When I first started this blog in 2010, WordPress provided me with a perfect platform. I didn’t have the skills to create a website, and WordPress made it easy for me. I was able to upload text or to create text directly on the site and soon thereafter to incorporate photos, all without technical ability beyond basic computer training.
This resource has provided bloggers like me with a relatively inexpensive way to access complex technology easily. We are able to write for pleasure and publish our thoughts to audiences with similar interests. We have been given the opportunity to expand our reach and to get feedback from all around the world. I am very grateful that it has enabled me to polish my writing skills and to establish new online relationships.
WordPress still does this for me, but over the years it has shifted its focus away from blogging to providing a platform for businesses. This makes perfect sense since small businesses can also benefit from this opportunity, and WordPress is ideally suited to meet their needs. Lately, though, it seems that every communication I get from WordPress is pressuring me to behave more like a business, and I have absolutely no interest in that.
I did, briefly, a year or so ago flirt with the idea of using my site as an opportunity to gain advertising income, but I don’t have nearly enough readers. In any case, I didn’t like the idea of cluttering up the pages with ads, and so that little experiment lasted only a couple of months.
Maybe that temporary foray into marketing is the reason I’ve been getting lots of emails encouraging me to “upgrade” to a more commercial package at WordPress. I also repeatedly get tips on how to engage in Search Engine Optimization (SEO), and I have read a few instructions on how to make that happen. The idea is that if you incorporate key words and phrases in key places often enough, more reader traffic will flow to your site. I’m sure that makes perfect sense to some statisticians and coders, but it is really annoying to readers and writers.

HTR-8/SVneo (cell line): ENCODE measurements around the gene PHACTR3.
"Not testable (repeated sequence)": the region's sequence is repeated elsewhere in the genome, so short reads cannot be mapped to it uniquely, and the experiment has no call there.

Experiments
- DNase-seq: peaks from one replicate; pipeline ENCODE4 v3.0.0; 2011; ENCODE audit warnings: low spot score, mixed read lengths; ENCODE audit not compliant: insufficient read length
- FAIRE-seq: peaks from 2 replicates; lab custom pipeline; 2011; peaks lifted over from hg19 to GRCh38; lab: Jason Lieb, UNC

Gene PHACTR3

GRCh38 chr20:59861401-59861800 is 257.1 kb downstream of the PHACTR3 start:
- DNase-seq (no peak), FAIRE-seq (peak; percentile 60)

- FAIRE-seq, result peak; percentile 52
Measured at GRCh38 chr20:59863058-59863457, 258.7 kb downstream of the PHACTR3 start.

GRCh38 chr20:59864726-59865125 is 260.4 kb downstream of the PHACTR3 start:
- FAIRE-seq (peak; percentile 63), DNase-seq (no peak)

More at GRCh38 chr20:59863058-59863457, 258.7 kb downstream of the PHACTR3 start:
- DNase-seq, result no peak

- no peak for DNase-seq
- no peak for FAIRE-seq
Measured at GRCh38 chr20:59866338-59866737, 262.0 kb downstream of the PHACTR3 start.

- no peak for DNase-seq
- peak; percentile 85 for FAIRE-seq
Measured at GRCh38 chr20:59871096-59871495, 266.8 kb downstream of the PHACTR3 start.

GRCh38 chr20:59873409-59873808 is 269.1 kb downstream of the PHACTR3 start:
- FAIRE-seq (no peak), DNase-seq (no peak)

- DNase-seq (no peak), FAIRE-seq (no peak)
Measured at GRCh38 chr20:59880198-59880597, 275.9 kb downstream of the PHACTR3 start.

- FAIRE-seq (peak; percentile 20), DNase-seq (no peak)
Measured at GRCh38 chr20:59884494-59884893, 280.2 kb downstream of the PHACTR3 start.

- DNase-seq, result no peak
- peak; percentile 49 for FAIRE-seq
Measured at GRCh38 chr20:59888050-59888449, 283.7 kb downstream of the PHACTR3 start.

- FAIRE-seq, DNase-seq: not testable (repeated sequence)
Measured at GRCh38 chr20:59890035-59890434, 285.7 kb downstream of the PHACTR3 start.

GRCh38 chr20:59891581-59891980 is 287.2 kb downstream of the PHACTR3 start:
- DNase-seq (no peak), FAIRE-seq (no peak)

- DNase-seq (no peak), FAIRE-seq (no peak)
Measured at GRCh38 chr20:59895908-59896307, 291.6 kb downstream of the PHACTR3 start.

Jamie recently told me that they read an article about cleaning the house before the cleaners arrive. In it, there is a disclaimer apologizing for using the words “cleaning lady” repeatedly. The disclaimer recognizes the potential offense that might be given by excluding male cleaners but justifies it in terms of Search Engine Optimization. It seems that people search the Internet using the expression “cleaning lady” more often than “cleaners,” so the writer uses that term in the article’s title and nine times throughout. Even knowing they might offend, the writer chose SEO over the sensibilities of some readers.
When I was reading the instructions about effective SEO on WordPress I felt slightly insulted that I was expected to change the way in which I write in order to please the SEO gods. The SEO guidelines seemed to me to have the expectations reversed. Search engine optimizers should be doing more to accommodate variations in writing, not the other way around.
I understand their logic. Clearly, if I want to draw readers to my site I need to use the words and phrases they use in their searches. I get that. But, honestly, I would rather have fewer readers than use, repeatedly, key words and phrases. It makes the writing clunky.
Even more problematic is the recognition that if, as in the case of the article about cleaners, Internet searchers use sexist words and phrases, then the articles they search for must be similarly sexist in order for them to find each other. The same will also be true of other characteristics such as racism, class bias, and so on.
The instructions for SEO also suggest writing in “click bait” style using provocative phrasing (Guess who came to dinner?) or numbered lists (See the ten best click baits of all time). But, when I see those headlines and article structures, I groan. I’m sure I’m not alone in this.
So, my Internet friend, I don’t want to make you sigh or groan. At least, not because I’m using search engine optimization. This blog may not have a huge number of readers, but it doesn’t matter because it isn’t written to develop a business. It is written because I enjoy writing and getting your feedback. Maybe one day those SEO developers will figure out a way to bring more people to the site without depending on a limited perception of key words. Until then, this is just between us, and I like it that way.